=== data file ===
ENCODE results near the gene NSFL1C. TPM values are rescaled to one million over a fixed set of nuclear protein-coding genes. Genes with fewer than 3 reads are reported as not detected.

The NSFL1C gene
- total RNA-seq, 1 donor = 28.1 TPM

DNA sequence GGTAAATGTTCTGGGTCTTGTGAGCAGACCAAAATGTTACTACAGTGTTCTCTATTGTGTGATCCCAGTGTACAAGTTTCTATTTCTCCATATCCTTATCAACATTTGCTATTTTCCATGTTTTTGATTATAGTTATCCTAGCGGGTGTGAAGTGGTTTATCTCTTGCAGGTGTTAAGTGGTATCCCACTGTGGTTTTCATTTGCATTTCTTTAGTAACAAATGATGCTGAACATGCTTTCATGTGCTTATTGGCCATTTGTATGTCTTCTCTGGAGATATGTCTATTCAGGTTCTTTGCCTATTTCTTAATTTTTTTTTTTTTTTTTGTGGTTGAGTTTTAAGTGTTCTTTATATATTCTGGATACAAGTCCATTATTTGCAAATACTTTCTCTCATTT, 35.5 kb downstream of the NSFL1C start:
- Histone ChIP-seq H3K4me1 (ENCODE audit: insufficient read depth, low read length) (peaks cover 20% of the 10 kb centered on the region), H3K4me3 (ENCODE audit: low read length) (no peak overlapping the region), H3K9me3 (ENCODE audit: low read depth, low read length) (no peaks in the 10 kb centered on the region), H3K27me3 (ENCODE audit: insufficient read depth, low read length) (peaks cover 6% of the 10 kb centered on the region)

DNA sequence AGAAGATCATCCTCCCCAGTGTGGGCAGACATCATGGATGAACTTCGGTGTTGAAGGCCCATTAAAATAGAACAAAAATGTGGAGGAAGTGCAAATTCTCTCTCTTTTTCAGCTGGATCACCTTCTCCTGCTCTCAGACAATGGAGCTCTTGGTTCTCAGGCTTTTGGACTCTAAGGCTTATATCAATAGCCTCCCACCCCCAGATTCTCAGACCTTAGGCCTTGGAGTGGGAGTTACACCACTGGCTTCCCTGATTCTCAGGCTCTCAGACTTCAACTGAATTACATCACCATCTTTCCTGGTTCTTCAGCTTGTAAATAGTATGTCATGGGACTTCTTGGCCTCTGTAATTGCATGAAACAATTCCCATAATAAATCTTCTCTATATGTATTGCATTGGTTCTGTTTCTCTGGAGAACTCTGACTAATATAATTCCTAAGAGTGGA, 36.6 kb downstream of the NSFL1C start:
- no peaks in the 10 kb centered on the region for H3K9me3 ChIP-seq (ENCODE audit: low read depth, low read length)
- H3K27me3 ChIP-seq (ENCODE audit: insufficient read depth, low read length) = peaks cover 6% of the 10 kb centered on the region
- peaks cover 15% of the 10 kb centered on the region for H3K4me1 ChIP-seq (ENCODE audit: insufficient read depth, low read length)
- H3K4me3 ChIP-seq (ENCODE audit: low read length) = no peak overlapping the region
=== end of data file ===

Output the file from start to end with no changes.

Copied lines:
ENCODE results near the gene NSFL1C. TPM values are rescaled to one million over a fixed set of nuclear protein-coding genes. Genes with fewer than 3 reads are reported as not detected.

The NSFL1C gene
- total RNA-seq, 1 donor = 28.1 TPM

DNA sequence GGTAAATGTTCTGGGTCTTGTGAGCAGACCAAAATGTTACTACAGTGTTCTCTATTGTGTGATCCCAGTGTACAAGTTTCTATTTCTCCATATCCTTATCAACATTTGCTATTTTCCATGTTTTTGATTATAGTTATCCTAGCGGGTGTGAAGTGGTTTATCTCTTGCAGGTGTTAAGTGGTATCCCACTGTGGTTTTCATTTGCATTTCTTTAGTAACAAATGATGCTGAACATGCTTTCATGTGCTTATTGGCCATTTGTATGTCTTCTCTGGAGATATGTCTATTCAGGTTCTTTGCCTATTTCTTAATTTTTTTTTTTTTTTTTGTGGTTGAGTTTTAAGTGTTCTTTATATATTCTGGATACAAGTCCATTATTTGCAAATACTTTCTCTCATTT, 35.5 kb downstream of the NSFL1C start:
- Histone ChIP-seq H3K4me1 (ENCODE audit: insufficient read depth, low read length) (peaks cover 20% of the 10 kb centered on the region), H3K4me3 (ENCODE audit: low read length) (no peak overlapping the region), H3K9me3 (ENCODE audit: low read depth, low read length) (no peaks in the 10 kb centered on the region), H3K27me3 (ENCODE audit: insufficient read depth, low read length) (peaks cover 6% of the 10 kb centered on the region)

DNA sequence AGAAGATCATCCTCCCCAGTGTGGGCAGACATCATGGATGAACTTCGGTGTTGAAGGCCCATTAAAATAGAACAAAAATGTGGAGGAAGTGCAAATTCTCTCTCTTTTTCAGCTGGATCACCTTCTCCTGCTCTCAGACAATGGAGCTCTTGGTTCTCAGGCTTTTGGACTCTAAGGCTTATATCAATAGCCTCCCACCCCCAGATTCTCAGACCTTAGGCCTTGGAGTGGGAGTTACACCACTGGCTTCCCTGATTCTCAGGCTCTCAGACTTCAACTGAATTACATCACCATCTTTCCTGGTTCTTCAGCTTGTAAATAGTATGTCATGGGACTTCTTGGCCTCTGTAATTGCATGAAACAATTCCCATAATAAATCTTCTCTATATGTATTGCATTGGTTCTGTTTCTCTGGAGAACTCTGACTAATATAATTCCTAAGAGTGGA, 36.6 kb downstream of the NSFL1C start:
- no peaks in the 10 kb centered on the region for H3K9me3 ChIP-seq (ENCODE audit: low read depth, low read length)
- H3K27me3 ChIP-seq (ENCODE audit: insufficient read depth, low read length) = peaks cover 6% of the 10 kb centered on the region
- peaks cover 15% of the 10 kb centered on the region for H3K4me1 ChIP-seq (ENCODE audit: insufficient read depth, low read length)
- H3K4me3 ChIP-seq (ENCODE audit: low read length) = no peak overlapping the region